With his searching right hand, Thomas did probe Your life-bestowing side, O Christ God; for when You did enter while the doors were shut, he cried out unto You with the rest of the Apostles: You are my Lord and my God.
The story of “doubting” St. Thomas is read both at the Agape Vespers the morning of Pascha and during the Sunday after Pascha, St. Thomas Sunday. It is interesting to me that the Orthodox tradition does not seem to criticize St. Thomas for his doubt but rather, as does the hymn above, praises his confession and even, perhaps, “his searching right hand,” i.e. his skepticism.
The biblical story comes from the Gospel of John:
Now Thomas, called the Twin, one of the twelve, was not with them when Jesus came. The other disciples therefore said to him, “We have seen the Lord.”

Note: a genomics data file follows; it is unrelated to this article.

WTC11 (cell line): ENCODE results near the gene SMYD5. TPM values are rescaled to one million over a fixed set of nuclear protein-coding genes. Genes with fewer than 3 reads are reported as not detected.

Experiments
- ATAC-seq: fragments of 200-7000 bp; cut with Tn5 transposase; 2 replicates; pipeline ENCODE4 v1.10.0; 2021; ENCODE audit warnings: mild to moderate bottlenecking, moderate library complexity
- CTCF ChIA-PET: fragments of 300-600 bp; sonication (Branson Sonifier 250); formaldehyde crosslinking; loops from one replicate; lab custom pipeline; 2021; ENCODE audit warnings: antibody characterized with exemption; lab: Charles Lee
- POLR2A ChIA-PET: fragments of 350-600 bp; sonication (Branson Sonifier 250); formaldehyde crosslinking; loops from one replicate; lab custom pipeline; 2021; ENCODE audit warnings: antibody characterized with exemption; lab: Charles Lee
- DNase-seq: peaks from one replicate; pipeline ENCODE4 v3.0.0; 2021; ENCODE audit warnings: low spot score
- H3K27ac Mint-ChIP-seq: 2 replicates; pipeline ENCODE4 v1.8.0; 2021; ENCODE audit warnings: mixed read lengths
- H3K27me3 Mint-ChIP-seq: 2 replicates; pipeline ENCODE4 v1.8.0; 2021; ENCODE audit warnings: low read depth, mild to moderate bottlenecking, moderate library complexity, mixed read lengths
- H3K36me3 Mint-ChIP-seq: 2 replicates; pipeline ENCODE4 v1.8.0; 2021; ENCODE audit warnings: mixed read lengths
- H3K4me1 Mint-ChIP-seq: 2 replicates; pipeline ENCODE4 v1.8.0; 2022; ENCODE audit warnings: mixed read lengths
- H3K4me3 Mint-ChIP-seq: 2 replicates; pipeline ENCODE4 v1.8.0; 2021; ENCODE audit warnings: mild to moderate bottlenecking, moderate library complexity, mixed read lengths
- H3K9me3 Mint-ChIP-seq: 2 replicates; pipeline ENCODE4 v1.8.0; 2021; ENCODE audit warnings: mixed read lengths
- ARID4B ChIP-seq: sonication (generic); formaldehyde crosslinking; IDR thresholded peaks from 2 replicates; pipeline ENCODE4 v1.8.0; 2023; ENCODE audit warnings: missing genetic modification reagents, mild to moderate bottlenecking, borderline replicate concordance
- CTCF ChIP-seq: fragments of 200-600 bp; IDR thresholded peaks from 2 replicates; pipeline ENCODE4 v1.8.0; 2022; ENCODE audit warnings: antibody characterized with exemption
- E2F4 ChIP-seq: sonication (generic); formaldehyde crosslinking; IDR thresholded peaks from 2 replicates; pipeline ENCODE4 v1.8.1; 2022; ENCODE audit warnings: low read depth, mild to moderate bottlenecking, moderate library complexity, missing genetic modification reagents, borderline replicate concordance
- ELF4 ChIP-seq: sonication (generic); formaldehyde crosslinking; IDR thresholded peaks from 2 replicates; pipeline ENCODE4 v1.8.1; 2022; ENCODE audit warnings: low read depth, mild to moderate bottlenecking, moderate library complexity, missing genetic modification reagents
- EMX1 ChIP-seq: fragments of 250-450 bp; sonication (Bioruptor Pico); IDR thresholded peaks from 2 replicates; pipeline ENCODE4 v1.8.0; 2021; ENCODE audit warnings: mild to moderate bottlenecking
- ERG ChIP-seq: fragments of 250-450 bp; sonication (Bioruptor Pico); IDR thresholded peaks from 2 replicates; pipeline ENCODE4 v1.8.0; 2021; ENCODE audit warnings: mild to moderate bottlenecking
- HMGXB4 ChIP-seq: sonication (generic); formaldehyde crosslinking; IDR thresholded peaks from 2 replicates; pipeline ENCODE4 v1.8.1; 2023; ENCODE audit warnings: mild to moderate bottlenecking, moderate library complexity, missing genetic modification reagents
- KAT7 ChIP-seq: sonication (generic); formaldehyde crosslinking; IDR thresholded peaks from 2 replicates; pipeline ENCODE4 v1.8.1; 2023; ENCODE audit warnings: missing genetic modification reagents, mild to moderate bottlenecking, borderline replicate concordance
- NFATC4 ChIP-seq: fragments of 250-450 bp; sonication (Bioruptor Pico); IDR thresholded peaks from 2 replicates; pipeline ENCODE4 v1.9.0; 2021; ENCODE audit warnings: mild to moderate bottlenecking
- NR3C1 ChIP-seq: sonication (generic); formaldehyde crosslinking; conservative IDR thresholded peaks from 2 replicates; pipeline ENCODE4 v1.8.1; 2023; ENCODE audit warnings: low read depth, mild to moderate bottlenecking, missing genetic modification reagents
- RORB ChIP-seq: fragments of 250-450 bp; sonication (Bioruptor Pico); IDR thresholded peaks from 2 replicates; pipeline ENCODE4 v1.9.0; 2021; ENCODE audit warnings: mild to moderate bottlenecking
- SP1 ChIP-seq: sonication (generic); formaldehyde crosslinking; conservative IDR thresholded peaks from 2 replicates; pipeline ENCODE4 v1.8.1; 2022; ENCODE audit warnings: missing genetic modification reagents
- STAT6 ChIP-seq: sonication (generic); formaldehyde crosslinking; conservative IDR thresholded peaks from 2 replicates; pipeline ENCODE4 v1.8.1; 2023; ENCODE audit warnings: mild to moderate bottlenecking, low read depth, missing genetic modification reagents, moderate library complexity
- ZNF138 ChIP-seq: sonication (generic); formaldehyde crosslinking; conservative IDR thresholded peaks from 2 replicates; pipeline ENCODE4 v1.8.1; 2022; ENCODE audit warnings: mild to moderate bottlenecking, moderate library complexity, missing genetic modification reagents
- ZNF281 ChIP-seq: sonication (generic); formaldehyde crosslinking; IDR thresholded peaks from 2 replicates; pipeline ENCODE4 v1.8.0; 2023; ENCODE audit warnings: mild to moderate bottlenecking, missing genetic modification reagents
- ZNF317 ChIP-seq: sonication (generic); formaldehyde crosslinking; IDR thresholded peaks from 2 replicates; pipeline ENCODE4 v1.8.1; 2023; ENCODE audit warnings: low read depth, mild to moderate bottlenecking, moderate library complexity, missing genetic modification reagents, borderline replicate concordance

So he said to them, “Unless I see in his hands the print of the nails, and put my finger into the print of the nails, and put my hand into his side, I will not believe.”
And after eight days his disciples were again inside, and Thomas with them. Jesus came, the doors being shut, and stood in the midst, and said, “Peace to you!” Then he said to Thomas, “Reach your finger here, and look at my hands; and reach your hand here, and put it into my side. Do not be unbelieving, but believing.”
And Thomas answered and said to him, “My Lord and my God!”
Jesus said to him, “Thomas, because you have seen me, you have believed. Blessed are those who have not seen and yet have believed.”
(John 20:24-29) View full article »